The heart is a muscle about the size of a fist, situated just to the left of the centre of the chest, behind the ribcage.
The heart has four chambers – two on the left side and two on the right, divided by a muscular wall called the septum. The two small upper chambers are called the atria and are responsible for collecting the blood that arrives in the heart via the veins. The two lower chambers are larger and are called the ventricles; these are responsible for pumping blood out of the heart via the arteries.
Oxygen and nutrients are delivered to every part of the body via blood from the left side of the heart, while carbon dioxide and waste products are carried back in the blood to the right side of the heart. This blood then goes from the right side of the heart to the lungs, where carbon dioxide is replaced with fresh oxygen before the blood is sent back to the left side of the heart.
The average adult body contains about 5 litres (9 pints) of blood, which the heart has to keep circulating all day, every day. Your heart beats about 100,000 times a day, pumping the equivalent of about 23,000 litres (40,500 pints) of blood around the 60,000 miles of blood vessels that make up your circulatory system. As the blood moves, it pushes against the sides of the blood vessels. Blood pressure is the force that blood puts on arteries and veins as it is pumped around the body.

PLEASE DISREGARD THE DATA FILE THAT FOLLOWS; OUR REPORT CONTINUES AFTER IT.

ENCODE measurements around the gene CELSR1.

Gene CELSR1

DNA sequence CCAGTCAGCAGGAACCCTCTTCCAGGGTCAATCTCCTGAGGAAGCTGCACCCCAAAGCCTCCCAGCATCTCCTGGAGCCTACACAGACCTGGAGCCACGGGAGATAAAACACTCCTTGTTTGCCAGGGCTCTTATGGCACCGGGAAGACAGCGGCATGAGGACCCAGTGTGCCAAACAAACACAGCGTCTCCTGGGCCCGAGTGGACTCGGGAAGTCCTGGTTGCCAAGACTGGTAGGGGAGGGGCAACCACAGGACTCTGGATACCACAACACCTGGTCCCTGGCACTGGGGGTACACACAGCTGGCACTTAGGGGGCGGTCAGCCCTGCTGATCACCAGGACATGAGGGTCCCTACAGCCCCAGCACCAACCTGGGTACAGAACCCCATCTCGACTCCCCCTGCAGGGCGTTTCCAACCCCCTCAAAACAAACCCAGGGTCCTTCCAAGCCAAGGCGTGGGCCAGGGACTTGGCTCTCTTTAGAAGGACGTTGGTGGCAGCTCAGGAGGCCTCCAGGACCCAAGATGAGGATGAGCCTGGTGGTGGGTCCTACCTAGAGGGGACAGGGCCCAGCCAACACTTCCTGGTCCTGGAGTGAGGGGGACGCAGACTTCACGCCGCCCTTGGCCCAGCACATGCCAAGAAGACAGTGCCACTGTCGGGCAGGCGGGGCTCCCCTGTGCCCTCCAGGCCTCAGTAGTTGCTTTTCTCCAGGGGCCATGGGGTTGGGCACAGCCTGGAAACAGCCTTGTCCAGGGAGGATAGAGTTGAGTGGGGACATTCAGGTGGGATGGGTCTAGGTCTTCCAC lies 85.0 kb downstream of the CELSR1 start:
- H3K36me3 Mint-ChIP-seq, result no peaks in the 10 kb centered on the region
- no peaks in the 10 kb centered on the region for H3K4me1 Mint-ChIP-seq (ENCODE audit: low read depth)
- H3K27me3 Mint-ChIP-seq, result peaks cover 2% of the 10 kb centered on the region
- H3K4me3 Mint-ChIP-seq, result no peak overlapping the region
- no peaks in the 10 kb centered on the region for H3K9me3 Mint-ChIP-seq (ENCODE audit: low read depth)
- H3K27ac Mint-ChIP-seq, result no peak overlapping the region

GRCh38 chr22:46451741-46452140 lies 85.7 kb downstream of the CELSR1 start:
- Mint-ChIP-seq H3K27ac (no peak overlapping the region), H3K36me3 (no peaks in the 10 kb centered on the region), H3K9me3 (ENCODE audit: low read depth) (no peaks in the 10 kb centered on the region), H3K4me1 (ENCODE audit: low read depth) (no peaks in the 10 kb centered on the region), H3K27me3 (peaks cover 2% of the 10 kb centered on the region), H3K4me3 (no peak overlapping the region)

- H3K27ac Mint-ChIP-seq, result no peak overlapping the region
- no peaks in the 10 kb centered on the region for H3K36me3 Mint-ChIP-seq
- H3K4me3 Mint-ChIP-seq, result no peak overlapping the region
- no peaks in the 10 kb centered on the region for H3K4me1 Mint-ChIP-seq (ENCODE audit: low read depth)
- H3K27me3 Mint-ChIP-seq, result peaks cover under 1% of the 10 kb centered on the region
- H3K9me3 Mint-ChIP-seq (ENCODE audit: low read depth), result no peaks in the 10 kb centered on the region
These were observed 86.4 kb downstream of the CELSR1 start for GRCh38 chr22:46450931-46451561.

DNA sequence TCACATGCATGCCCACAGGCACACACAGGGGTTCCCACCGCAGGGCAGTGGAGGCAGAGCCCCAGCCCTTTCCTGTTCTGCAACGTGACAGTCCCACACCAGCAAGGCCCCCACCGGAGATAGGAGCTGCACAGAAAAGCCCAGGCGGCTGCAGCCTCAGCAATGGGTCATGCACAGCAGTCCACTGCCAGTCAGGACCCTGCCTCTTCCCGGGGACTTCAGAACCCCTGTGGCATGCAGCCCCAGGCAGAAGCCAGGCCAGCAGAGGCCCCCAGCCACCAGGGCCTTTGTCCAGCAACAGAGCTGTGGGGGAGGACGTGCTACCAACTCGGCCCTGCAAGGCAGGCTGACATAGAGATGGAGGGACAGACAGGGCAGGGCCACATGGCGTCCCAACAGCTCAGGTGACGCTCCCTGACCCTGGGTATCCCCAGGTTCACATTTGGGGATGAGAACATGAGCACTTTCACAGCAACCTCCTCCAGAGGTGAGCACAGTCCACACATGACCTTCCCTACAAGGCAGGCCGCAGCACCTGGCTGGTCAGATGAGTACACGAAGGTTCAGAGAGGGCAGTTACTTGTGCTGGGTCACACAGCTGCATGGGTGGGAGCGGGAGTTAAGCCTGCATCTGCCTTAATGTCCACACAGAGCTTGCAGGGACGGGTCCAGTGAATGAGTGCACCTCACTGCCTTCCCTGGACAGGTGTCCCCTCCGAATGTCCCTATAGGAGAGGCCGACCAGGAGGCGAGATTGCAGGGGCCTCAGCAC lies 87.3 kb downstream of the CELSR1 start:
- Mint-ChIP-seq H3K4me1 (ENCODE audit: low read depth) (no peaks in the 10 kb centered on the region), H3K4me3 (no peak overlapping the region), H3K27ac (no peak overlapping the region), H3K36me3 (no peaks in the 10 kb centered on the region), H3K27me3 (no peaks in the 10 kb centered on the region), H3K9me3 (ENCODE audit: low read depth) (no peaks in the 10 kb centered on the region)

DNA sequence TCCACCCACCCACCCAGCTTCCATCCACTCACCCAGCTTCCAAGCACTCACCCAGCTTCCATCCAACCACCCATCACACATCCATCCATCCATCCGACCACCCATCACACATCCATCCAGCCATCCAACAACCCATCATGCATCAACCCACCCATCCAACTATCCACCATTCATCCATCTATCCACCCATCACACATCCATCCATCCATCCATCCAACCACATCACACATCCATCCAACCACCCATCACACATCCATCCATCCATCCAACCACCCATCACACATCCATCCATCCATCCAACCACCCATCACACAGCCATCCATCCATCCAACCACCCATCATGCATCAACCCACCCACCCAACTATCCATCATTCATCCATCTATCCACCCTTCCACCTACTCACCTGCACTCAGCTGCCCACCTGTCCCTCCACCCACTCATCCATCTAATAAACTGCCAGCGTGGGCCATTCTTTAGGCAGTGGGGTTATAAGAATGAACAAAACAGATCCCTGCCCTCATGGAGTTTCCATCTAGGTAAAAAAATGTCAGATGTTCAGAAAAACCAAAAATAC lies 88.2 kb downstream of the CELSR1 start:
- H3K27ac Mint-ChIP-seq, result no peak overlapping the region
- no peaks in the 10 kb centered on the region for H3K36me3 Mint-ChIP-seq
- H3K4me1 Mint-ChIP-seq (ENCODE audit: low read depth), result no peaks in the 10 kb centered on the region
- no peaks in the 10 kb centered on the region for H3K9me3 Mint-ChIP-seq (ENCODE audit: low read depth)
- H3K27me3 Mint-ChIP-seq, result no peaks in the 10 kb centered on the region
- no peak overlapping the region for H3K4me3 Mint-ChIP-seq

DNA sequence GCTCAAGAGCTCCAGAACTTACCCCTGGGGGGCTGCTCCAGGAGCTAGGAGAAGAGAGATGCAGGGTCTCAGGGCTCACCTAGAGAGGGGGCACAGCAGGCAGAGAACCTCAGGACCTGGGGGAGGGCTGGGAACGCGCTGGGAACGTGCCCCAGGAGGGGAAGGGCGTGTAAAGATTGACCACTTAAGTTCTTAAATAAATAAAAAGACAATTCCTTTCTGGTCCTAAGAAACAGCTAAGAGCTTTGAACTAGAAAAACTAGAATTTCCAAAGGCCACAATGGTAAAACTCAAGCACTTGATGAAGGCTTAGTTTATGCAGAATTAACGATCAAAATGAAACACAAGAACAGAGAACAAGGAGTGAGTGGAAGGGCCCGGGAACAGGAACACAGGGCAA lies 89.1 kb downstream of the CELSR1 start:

Together, the heart and circulatory system make up the cardiovascular system.
What can go wrong?
Some people are born with hearts that have not developed properly before birth - this is called congenital heart disease. Sometimes you can inherit a heart condition from your family.
Some heart conditions may develop later in life. One of the main problems that can occur with the cardiovascular system is cardiovascular disease, where arteries become progressively narrowed and hardened due to a build up of fatty deposits (atheromas) within their walls. This process is known as atherosclerosis.
If this occurs within the arteries that provide oxygen-rich blood to the heart itself (the coronary arteries), the heart may not receive enough oxygen, leading to angina (chest pain or discomfort). This form of cardiovascular disease is known as “coronary heart disease” or “coronary artery disease.
If the coronary arteries become so severely narrowed that a blockage forms, the heart can be completely starved of oxygen, leading to a heart attack; this can permanently damage heart muscle and cause lifelong heart failure and even death.
If cardiovascular disease affects the arteries of the neck, blood supply to the brain can be interrupted and lead to a stroke.
So, what can we do to keep that marvelous little muscle healthy?
In Part 2, I discuss how you can reduce the risk of developing cardiovascular disease with some healthy changes to your lifestyle, and the role an osteopath can play in helping you maintain a healthy circulation.